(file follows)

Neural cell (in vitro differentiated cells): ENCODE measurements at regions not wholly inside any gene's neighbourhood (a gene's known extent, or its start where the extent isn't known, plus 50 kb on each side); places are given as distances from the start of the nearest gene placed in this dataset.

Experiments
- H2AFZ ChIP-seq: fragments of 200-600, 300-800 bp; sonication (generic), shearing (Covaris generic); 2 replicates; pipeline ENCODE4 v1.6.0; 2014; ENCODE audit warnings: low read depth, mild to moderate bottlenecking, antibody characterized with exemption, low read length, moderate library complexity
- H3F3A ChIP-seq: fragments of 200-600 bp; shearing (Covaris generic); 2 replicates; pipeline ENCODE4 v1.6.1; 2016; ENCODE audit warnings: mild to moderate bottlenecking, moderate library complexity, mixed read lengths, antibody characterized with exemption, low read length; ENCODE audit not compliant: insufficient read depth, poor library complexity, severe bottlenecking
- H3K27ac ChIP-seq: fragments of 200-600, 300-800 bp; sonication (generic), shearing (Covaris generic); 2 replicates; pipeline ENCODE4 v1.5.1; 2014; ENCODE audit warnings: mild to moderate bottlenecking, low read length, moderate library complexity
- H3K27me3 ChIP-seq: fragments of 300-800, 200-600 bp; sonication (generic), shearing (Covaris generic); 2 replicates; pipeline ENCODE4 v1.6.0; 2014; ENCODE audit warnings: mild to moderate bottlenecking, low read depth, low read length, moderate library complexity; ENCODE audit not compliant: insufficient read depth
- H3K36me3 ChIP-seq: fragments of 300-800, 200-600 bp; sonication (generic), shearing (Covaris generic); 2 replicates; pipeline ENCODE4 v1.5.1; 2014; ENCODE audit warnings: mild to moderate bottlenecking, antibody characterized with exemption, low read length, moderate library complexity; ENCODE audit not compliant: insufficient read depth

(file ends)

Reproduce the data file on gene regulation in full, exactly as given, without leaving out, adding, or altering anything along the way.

Neural cell (in vitro differentiated cells): ENCODE measurements at regions not wholly inside any gene's neighbourhood (a gene's known extent, or its start where the extent isn't known, plus 50 kb on each side); places are given as distances from the start of the nearest gene placed in this dataset.

Experiments
- H2AFZ ChIP-seq: fragments of 200-600, 300-800 bp; sonication (generic), shearing (Covaris generic); 2 replicates; pipeline ENCODE4 v1.6.0; 2014; ENCODE audit warnings: low read depth, mild to moderate bottlenecking, antibody characterized with exemption, low read length, moderate library complexity
- H3F3A ChIP-seq: fragments of 200-600 bp; shearing (Covaris generic); 2 replicates; pipeline ENCODE4 v1.6.1; 2016; ENCODE audit warnings: mild to moderate bottlenecking, moderate library complexity, mixed read lengths, antibody characterized with exemption, low read length; ENCODE audit not compliant: insufficient read depth, poor library complexity, severe bottlenecking
- H3K27ac ChIP-seq: fragments of 200-600, 300-800 bp; sonication (generic), shearing (Covaris generic); 2 replicates; pipeline ENCODE4 v1.5.1; 2014; ENCODE audit warnings: mild to moderate bottlenecking, low read length, moderate library complexity
- H3K27me3 ChIP-seq: fragments of 300-800, 200-600 bp; sonication (generic), shearing (Covaris generic); 2 replicates; pipeline ENCODE4 v1.6.0; 2014; ENCODE audit warnings: mild to moderate bottlenecking, low read depth, low read length, moderate library complexity; ENCODE audit not compliant: insufficient read depth
- H3K36me3 ChIP-seq: fragments of 300-800, 200-600 bp; sonication (generic), shearing (Covaris generic); 2 replicates; pipeline ENCODE4 v1.5.1; 2014; ENCODE audit warnings: mild to moderate bottlenecking, antibody characterized with exemption, low read length, moderate library complexity; ENCODE audit not compliant: insufficient read depth